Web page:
-# app/cells/comment/show.haml

%h1 Comment

= model.body
By
= link_to model.author.name, model.author

Cells provides you the view model via the #model method. Here, this returns the Comment instance passed into the constructor.

Of course, this view is a mess and needs be get cleaned up!

Logicless Views

This is how a typical view looks in a view model.

-# app/cells/comment/show.haml

%h1 Comment

= body
By
= author_link

The methods we call in the view now need to be defined in the cell instance.

class CommentCell < Cell::ViewModel
  def show
    render
  end

private

  def body
    model.body
  end

  def author_link
    link_to model.author.name, model.author
  end
end

See how you can use helpers in a cell instance?

No Helpers

The difference to conventional Rails views is that every method called in a view is directly called on the cell instance. The cell instance is the rendering context. This allows a very object-oriented and clean way to implement views.

Helpers as known from conventional Rails where methods and variables get copied between view and controller no longer exist in Cells.

Note that you can still use helpers like link_to and all the other friends - you have to include them into the cell class, though.

Automatic Properties

Often, as in the #body method, you simply need to delegate properties from the model. This can be done automatically using ::property.

class CommentCell < Cell::ViewModel
  def show
    render
  end

private
  property :body
  property :author

  def author_link
    link_to author.name, author
  end
end

Readers are automatically created when defined with ::property.

Render

multiple times allowed :view :format ".html" template_engine view_paths

Invocation styles

The explicit, long form allows you rendering cells in views, in controllers, mailers, etc.

cell(:comment, @comment).call(:show)

As :show is the default action, you don't have to specify it.

cell(:comment, @comment).call

In views, the template engine will automatically call cell.to_s. It does that for every object passed in as a placeholder. ViewModel#to_s exists and is aliased to #call, which allows to omit that part in a view.

= cell(:comment, @comment)

If you want, you can also call public methods directly on your cell. Note that this does not respect caching, though.

= cell(:comment, @comment).avatar

Passing Options

There's several ways to inject additional state into your cell.

Object Style

Cells can receive any set of options you need. Usually, a hash containing additional options is passed as the last argument.

cell(:comment, @comment, layout: :fancy)

The third argument is accessable via #options in the instance.

def show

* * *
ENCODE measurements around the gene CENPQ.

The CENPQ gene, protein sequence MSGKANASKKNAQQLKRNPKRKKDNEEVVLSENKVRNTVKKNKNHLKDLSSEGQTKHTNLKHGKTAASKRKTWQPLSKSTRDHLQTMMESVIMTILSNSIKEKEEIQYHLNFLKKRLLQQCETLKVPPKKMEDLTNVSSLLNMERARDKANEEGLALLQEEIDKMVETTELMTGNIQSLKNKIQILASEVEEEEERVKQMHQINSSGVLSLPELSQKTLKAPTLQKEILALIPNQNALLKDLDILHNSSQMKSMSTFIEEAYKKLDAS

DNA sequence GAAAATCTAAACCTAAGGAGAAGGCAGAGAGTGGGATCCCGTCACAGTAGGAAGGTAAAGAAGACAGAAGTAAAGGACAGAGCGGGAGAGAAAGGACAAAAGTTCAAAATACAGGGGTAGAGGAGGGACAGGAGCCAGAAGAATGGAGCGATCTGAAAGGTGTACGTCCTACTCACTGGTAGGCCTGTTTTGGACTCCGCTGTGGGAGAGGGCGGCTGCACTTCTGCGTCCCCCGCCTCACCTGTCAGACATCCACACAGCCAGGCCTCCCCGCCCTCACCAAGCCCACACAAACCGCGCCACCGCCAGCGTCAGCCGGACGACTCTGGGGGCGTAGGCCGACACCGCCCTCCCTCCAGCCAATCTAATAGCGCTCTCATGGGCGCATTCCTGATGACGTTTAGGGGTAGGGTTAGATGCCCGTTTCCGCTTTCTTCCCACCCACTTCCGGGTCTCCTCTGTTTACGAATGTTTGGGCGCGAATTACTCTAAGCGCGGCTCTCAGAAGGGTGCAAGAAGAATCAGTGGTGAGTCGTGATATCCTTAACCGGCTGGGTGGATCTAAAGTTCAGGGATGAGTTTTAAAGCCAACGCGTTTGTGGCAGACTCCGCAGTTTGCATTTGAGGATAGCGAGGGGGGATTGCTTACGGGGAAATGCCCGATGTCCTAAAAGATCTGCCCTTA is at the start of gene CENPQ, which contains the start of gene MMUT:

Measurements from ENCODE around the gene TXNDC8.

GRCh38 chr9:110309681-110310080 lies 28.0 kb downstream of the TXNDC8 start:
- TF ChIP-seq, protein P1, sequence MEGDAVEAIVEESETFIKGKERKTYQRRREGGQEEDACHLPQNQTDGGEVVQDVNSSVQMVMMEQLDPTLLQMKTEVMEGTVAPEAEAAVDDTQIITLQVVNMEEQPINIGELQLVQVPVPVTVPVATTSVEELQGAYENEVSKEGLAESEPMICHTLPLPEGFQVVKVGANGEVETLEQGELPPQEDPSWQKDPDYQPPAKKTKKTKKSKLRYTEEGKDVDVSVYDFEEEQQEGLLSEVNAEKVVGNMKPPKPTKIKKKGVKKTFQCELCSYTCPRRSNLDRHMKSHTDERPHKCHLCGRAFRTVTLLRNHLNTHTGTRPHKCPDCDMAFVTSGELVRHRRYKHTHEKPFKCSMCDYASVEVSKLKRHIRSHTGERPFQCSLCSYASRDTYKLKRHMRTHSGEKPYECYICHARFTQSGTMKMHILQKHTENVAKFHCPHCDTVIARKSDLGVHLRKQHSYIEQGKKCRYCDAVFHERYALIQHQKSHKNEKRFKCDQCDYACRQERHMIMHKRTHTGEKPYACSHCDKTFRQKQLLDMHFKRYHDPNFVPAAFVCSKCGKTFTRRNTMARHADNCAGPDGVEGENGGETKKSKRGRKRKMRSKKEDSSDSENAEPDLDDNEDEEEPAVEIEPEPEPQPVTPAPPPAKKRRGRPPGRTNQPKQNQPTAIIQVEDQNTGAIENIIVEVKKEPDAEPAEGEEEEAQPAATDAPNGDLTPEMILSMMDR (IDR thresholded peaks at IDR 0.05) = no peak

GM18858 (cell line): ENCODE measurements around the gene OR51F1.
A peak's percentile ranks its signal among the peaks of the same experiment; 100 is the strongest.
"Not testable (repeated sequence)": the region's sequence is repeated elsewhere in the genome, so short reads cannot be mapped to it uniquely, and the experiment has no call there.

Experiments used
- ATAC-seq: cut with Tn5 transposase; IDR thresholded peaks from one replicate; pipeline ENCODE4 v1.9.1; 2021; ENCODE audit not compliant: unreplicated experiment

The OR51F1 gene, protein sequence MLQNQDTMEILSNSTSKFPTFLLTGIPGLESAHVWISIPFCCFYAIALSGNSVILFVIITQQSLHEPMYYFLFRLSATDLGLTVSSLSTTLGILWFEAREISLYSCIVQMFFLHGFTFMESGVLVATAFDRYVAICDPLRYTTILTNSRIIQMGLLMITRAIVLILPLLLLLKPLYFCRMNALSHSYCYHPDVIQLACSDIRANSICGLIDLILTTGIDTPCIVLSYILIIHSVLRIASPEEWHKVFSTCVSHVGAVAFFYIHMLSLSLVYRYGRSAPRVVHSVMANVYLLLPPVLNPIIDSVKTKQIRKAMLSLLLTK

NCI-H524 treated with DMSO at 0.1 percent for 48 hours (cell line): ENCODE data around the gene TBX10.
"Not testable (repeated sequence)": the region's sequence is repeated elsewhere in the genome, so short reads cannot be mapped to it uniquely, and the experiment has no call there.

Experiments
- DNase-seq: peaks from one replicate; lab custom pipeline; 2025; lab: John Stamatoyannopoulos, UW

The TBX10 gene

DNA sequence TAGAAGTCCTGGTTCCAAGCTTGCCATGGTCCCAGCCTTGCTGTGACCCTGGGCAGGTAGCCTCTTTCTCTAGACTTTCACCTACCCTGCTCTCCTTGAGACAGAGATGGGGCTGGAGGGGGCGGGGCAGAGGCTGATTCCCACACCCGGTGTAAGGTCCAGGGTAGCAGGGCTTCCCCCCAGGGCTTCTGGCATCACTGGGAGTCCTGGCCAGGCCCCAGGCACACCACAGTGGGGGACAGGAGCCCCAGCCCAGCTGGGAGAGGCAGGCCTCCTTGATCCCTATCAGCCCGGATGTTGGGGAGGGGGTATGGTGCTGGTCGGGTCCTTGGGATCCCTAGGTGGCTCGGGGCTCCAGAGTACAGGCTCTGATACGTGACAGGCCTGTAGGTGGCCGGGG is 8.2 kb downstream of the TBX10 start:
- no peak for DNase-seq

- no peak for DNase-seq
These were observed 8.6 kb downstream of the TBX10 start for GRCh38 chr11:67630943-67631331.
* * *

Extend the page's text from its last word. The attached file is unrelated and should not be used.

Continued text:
render layout: options[:layout]
end

Functional Style

You can also pass options to the action method itself, making your cell a bit more functional with less state.

cell(:comment, @comment).call(:show, layout: :fancy)

Make sure the method is ready to process those arguments.

def show(layout=:default)
  render layout: layout
end

Collections

You can render a collection of models where each item is rendered using a cell.

= cell(:song, collection: Song.all)

Note that there is no .call needed. This is identical to the following snippet.

- Song.all.each do |song|
  = cell(:song, song).call(:show)

Options are passed to every cell.

= cell(:song, collection: Song.all, genre: "Heavy Metal", user: current_user)

The collection invocation per default calls #show. Use :method if you need another method to be called.

= cell(:song, collection: Song.all, method: :detail)

Builder

Often, it is good practice to replace decider code from views or classes into separate sub-cells. Or in case you want to render a polymorphic collection, builders come in handy.

Builders allow instantiating different cell classes for different models and options.

class SongCell < Cell::ViewModel
  builds do |model, options|
    HitCell       if model.is_a?(Hit)
    EverGreenCell if model.is_a?(Evergreen)
  end

  def show
    # ..
end

The #cell helpers takes care of instantiating the right cell class for you.

cell(:song, Hit.find(1)) #=> creates a HitCell.

This also works with collections.

cell(:song, collection: [@hit, @song]) #=> renders HitCell, then SongCell.

Multiple calls to ::builds will be ORed. If no block returns a class, the original class will be used (SongCell). Builders are inherited.

View Inheritance

TODO: merge stuff below!

File Structure

In Cells 3.10 we introduce a new optional file structure integrating with Trailblazer's "concept-oriented" layout.